But it appears the PTT cares very little about its mistakes and the impact on the national interest. As the sole supplier of oil and gas, it enjoys all the profits and passes any burden on to ordinary people.
MONITORING THE JOINT DEVELOPMENT AREA IN THAILAND
OilWatch Resistance Bulletin 4, June 2000
The JDA Pipeline Monitor project was set up in late 1998 by a group of environmental and social NGOs who have common concerns for the natural gas investment project in southern Thailand. With lessons learnt from the Yadana gas pipeline, the NGO group came together to find possible strategies to prevent the environmental destruction and social injustices possibly caused by such large-scale energy project. The group finally came to a resolution to form a loose campaigning network under the name of the JDA Pipeline Monitor.
To support the above strategic approaches, the JDA Pipeline Monitor started. The coalition has found that information and education of local people is essential. The Songkhla townspeople and the village communities living around the selected site of the gas separation plant and the gas pipeline route, need to know more about the project and encouraged to taking part in the public participatory process for its policy decision.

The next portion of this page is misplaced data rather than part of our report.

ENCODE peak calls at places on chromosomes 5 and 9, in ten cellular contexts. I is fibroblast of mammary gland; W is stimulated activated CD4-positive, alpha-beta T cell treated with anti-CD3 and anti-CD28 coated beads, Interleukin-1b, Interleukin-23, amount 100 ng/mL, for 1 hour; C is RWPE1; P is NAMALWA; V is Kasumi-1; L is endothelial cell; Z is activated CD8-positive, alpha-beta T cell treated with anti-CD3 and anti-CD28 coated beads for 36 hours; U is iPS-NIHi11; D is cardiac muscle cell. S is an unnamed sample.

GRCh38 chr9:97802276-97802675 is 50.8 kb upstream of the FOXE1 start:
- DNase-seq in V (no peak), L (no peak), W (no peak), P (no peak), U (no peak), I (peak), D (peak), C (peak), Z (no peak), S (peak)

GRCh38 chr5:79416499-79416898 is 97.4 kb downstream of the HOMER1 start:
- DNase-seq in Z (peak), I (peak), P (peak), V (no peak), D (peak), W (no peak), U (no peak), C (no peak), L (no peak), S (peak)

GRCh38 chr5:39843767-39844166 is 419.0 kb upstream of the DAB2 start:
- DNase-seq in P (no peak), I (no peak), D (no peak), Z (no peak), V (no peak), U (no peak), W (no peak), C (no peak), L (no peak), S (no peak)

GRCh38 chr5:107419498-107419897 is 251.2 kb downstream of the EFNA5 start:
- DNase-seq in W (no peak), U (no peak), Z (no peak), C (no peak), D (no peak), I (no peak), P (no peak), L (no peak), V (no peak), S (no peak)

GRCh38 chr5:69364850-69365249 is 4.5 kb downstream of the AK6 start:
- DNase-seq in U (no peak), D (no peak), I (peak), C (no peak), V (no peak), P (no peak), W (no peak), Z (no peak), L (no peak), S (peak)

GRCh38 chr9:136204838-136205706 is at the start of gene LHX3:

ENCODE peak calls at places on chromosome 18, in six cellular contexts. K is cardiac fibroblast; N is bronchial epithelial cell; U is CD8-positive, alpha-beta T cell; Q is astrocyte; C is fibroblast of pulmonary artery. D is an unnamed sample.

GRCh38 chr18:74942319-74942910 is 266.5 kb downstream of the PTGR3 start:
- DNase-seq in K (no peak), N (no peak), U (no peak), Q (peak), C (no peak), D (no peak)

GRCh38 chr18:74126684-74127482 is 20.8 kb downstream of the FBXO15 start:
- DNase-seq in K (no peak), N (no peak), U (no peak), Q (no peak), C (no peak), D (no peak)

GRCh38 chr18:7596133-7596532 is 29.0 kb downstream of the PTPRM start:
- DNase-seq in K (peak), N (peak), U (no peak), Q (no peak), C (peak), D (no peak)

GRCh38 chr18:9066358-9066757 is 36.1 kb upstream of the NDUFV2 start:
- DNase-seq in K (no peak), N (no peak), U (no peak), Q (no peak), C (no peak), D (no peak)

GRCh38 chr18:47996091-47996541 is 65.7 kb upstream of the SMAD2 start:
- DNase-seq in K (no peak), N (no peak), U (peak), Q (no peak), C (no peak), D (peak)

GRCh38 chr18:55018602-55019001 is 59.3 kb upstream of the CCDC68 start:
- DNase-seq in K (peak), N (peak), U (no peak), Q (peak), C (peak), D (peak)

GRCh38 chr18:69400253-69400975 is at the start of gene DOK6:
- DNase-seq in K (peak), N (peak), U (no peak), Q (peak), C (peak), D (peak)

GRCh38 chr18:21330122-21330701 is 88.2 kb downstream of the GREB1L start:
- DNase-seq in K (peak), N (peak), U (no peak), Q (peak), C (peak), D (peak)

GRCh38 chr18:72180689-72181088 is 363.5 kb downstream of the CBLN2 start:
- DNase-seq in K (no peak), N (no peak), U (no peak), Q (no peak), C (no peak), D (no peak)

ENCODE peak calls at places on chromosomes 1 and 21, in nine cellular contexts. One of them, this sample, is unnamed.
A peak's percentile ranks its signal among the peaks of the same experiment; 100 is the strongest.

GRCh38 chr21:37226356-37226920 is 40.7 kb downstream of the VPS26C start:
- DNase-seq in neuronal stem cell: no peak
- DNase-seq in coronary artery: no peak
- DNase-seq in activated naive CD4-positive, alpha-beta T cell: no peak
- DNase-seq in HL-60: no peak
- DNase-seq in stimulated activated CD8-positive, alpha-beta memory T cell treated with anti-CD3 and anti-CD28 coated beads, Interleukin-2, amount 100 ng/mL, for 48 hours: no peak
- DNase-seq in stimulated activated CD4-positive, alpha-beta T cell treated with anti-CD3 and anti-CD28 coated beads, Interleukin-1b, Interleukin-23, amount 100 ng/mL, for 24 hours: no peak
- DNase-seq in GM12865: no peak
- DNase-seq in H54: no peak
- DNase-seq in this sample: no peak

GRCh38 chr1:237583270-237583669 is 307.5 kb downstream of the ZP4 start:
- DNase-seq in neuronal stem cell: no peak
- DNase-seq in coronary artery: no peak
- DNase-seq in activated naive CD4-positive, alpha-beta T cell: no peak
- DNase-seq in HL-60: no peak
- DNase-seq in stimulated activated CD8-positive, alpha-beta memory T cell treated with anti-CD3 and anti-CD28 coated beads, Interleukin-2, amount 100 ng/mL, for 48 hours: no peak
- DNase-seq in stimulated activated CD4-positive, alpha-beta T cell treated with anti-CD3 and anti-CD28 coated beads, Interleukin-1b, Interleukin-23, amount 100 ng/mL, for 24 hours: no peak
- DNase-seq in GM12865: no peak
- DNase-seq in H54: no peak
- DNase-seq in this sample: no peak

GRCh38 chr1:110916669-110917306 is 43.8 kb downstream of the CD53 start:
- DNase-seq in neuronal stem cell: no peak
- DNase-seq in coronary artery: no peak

When the leaders of the Thai and Malaysian governments signed the JDA agreement in April 1998, there was a small protest of the local students in Songkhla province. The representatives of the local NGOs also took immediate actions. They demanded to the authority for opening more JDA related information and contract made between the two governments. In the meantime, majority of the townspeople in Songkhla, especially those fishery communities who will be most affected by the project, knew very little or nothing about it.